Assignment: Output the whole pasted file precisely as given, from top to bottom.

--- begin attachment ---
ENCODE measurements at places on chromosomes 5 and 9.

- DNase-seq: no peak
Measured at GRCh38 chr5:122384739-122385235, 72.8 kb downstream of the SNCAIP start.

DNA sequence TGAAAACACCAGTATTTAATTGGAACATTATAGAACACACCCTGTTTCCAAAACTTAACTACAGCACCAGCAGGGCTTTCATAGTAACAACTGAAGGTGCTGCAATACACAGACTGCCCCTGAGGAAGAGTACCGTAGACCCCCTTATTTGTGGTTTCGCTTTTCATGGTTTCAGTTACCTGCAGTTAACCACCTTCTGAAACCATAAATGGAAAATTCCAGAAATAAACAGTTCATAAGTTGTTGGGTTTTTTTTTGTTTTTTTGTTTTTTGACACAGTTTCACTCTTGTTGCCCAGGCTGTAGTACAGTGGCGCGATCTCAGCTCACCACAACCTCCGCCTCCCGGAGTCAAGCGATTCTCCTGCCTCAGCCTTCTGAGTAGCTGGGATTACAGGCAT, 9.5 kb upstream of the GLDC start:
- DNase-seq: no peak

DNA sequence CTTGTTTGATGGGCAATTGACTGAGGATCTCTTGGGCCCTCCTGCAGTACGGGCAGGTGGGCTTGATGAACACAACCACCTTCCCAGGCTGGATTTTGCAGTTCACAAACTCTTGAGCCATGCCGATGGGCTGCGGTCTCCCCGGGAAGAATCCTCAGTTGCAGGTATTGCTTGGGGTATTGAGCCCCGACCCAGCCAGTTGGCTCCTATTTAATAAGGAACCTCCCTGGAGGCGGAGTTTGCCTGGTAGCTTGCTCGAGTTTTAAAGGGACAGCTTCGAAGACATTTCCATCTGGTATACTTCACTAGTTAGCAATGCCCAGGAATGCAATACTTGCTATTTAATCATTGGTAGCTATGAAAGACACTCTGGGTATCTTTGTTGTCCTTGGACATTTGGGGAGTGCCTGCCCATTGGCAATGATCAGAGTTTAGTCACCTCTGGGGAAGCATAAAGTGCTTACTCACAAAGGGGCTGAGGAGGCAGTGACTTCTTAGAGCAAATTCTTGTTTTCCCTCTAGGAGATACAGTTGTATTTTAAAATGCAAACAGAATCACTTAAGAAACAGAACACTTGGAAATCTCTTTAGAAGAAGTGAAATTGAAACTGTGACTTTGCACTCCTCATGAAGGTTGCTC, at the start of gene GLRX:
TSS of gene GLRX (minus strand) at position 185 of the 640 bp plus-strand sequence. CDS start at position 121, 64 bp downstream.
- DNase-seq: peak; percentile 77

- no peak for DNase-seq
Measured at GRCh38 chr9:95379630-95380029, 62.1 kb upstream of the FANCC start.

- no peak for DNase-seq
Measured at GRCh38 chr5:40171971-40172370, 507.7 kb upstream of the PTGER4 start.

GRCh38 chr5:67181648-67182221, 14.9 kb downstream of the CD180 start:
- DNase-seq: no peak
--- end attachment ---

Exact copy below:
ENCODE measurements at places on chromosomes 5 and 9.

- DNase-seq: no peak
Measured at GRCh38 chr5:122384739-122385235, 72.8 kb downstream of the SNCAIP start.

DNA sequence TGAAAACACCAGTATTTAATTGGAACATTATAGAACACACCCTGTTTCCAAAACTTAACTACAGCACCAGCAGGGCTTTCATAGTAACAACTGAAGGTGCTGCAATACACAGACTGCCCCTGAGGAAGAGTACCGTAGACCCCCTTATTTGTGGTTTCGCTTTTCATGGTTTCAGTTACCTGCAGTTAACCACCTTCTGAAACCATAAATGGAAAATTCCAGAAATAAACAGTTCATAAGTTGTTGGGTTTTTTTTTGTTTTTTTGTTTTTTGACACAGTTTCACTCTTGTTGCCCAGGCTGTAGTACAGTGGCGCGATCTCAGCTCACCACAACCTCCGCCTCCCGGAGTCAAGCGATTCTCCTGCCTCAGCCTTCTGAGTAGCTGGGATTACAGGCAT, 9.5 kb upstream of the GLDC start:
- DNase-seq: no peak

DNA sequence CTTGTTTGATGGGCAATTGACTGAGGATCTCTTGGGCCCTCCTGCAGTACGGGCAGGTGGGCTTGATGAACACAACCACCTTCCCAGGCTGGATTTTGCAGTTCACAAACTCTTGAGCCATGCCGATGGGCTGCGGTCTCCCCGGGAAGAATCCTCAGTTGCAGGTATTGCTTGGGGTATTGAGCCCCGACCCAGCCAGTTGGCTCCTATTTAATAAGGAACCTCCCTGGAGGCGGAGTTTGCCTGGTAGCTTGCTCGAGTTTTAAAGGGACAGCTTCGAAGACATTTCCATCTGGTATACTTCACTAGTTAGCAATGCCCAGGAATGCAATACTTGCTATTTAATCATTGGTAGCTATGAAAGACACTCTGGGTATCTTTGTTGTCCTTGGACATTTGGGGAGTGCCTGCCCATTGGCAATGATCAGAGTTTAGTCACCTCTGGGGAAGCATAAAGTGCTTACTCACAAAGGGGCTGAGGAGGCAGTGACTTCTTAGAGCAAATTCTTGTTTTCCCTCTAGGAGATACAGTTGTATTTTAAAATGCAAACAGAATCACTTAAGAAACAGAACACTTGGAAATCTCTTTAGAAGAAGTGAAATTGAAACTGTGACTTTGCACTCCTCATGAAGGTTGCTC, at the start of gene GLRX:
TSS of gene GLRX (minus strand) at position 185 of the 640 bp plus-strand sequence. CDS start at position 121, 64 bp downstream.
- DNase-seq: peak; percentile 77

- no peak for DNase-seq
Measured at GRCh38 chr9:95379630-95380029, 62.1 kb upstream of the FANCC start.

- no peak for DNase-seq
Measured at GRCh38 chr5:40171971-40172370, 507.7 kb upstream of the PTGER4 start.

GRCh38 chr5:67181648-67182221, 14.9 kb downstream of the CD180 start:
- DNase-seq: no peak